Forensic Science, Medicine and Pathology

, Volume 15, Issue 4, pp 598–602 | Cite as

A complicated case of bowel obstruction with sepsis and methamphetamine toxicity in a child with pica

  • Christine StevensEmail author
  • Erinn Ton
  • Prentiss Jones
  • Brandy Shattuck
Case Report


In this report, a pediatric case of bowel obstruction with sepsis complicated by methamphetamine toxicity is described. The decedent, an eleven-year-old female with a clinical history of pica, was found unresponsive in her home and pronounced dead following unsuccessful resuscitative efforts. Radiologic imaging showed multiple radio-opaque foreign objects in the stomach and bowel. Autopsy revealed a green leafy substance, coins and other metallic items, folded paper, and plastic in her stomach and bowels. Postmortem iliac blood and urine tested positive for amphetamine and methamphetamine. While the decedent’s medical history and autopsy findings provided evidence consistent with bowel obstruction with sepsis due to the ingestion of foreign materials, the high methamphetamine concentration was suggestive of concurrent methamphetamine toxicity. Unique complications associated with this case include the phenomenon that methamphetamine toxicity and bowel obstruction can present similarly in children and the reported opinion that accidental drug ingestion is uncommon in children over the age of five. This case emphasizes that the age range for suspected accidental drug ingestion should be expanded for those with pica, as these patients, despite being older, may not be able to differentiate between what they should and should not ingest. Furthermore, when treating a pediatric patient with pica that appears to present with bowel obstruction, unintentional drug ingestion should also be considered, particularly if there is a suspicion that the child lives in a household where drugs are abused, given the prospect that drug toxicity can present similarly.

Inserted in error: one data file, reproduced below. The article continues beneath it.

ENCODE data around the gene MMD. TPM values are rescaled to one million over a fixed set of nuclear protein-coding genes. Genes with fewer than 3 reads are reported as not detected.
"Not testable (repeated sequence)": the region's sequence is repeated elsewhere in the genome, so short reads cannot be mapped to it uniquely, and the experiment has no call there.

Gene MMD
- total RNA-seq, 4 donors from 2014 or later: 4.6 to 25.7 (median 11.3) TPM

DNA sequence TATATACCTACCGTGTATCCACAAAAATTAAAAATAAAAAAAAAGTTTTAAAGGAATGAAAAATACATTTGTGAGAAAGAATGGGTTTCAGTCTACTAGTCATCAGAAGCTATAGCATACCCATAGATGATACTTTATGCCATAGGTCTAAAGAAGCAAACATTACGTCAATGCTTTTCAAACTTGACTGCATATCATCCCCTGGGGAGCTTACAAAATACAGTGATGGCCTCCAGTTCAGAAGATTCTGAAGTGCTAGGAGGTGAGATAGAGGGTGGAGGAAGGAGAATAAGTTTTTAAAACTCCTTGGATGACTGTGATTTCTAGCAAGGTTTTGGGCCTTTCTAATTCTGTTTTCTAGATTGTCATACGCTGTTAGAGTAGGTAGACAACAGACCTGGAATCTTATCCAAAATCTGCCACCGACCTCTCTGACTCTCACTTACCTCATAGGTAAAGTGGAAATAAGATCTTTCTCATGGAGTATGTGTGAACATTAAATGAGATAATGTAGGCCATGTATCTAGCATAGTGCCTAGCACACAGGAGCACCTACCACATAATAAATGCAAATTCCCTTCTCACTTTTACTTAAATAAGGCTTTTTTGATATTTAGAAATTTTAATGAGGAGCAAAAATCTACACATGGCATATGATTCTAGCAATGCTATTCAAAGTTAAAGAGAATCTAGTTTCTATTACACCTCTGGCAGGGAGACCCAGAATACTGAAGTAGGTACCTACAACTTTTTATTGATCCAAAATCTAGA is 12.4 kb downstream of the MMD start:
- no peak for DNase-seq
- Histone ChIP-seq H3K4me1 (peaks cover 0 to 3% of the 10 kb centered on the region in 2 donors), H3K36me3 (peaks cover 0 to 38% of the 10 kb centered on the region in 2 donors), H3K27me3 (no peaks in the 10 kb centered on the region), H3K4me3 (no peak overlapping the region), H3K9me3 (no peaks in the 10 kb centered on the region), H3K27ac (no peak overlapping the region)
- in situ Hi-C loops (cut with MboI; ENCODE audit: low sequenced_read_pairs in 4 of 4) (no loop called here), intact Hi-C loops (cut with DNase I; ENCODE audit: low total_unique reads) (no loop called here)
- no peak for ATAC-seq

Pica Pediatric methamphetamine Accidental overdose Adolescent methamphetamine Pediatric bowel obstruction Pediatric sepsis 


Compliance with ethical standards

The authors individually declare that to the best of their knowledge and belief, a relationship, financial or otherwise does not exist which represents or may be perceived as representing a conflict of interest regarding the submitted manuscript. This manuscript does not contain any studies with human or animal subjects.




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Copyright information

© Springer Science+Business Media, LLC, part of Springer Nature 2019

Authors and Affiliations

  1. 1.Western Michigan University Homer Stryker M.D. School of MedicineKalamazooUSA

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